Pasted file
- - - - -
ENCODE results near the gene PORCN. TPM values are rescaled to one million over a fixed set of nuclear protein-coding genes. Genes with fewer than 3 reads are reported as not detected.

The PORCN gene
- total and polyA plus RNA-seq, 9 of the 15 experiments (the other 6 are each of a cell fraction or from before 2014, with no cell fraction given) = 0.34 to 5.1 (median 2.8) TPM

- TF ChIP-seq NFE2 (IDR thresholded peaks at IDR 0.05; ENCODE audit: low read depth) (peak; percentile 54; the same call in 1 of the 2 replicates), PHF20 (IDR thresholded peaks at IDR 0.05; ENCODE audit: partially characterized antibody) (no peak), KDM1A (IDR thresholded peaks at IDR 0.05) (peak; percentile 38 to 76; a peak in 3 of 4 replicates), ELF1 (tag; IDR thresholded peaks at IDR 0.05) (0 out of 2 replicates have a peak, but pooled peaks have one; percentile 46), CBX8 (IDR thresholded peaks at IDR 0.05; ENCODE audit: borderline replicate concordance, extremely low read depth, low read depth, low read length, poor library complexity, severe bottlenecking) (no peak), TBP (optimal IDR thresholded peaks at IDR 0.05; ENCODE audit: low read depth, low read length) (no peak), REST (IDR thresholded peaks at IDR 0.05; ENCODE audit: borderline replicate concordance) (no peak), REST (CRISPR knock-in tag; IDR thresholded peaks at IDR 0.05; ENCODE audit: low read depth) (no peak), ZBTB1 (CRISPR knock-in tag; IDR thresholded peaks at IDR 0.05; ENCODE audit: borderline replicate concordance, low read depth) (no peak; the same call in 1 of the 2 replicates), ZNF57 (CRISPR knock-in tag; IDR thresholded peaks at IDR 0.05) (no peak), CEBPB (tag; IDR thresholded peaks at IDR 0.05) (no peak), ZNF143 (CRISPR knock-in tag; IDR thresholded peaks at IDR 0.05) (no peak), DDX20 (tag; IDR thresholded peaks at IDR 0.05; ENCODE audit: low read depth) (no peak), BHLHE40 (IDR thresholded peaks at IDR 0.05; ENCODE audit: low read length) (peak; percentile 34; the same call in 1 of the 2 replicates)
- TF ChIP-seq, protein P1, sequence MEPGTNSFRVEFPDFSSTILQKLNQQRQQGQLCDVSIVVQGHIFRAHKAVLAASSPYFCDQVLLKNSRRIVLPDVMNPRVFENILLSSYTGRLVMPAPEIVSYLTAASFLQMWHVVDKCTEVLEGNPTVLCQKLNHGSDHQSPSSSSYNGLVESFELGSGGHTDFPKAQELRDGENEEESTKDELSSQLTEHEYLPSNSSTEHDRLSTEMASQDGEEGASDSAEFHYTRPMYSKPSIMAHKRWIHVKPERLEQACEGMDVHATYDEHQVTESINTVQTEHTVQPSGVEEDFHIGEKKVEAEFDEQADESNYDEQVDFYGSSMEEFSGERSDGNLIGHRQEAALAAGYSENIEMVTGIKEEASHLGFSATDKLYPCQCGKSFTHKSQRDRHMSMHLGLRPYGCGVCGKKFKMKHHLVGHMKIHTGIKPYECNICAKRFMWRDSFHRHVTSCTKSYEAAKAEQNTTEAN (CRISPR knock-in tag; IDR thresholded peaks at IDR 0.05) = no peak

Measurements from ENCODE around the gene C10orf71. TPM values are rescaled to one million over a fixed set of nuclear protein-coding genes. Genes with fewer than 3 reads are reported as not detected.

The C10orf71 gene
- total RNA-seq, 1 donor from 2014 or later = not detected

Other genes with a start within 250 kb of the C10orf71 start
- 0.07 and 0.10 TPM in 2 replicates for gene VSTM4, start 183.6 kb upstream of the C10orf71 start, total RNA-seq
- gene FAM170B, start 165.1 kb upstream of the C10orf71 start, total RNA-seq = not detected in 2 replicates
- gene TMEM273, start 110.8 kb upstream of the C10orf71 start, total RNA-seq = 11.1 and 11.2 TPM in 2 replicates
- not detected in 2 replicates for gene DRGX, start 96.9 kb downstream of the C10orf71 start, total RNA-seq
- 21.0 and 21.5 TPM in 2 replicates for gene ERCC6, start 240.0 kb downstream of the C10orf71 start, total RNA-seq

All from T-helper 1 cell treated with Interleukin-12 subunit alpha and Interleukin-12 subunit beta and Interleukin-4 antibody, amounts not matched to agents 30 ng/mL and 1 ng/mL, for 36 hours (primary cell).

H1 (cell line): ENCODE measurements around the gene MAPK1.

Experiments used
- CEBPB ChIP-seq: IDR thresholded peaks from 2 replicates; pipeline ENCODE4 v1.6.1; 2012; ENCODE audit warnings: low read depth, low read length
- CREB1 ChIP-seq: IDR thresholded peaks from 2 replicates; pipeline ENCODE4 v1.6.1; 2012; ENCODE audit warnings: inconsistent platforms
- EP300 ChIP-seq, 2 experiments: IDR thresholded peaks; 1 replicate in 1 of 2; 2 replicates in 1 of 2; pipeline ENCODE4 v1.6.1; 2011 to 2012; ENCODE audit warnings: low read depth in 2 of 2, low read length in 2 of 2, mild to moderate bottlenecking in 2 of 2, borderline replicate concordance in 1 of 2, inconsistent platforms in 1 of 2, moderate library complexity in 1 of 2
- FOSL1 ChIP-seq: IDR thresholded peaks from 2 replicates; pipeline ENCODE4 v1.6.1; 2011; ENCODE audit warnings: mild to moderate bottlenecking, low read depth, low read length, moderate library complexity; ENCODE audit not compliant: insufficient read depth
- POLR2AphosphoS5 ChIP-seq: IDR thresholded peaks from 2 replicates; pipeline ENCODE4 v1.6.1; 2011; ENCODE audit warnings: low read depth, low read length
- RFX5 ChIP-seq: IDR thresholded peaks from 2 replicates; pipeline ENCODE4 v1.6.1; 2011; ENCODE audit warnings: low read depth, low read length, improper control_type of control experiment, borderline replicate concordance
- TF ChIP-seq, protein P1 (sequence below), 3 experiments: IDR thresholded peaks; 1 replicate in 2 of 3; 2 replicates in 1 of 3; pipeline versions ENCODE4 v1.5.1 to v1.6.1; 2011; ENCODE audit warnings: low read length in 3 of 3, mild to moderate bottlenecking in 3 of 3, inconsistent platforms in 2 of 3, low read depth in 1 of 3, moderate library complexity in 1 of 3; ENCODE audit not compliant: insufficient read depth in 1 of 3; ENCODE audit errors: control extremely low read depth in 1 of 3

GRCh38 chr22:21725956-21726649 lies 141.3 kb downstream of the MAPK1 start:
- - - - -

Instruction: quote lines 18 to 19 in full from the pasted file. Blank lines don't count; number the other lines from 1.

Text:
- CEBPB ChIP-seq: IDR thresholded peaks from 2 replicates; pipeline ENCODE4 v1.6.1; 2012; ENCODE audit warnings: low read depth, low read length
- CREB1 ChIP-seq: IDR thresholded peaks from 2 replicates; pipeline ENCODE4 v1.6.1; 2012; ENCODE audit warnings: inconsistent platforms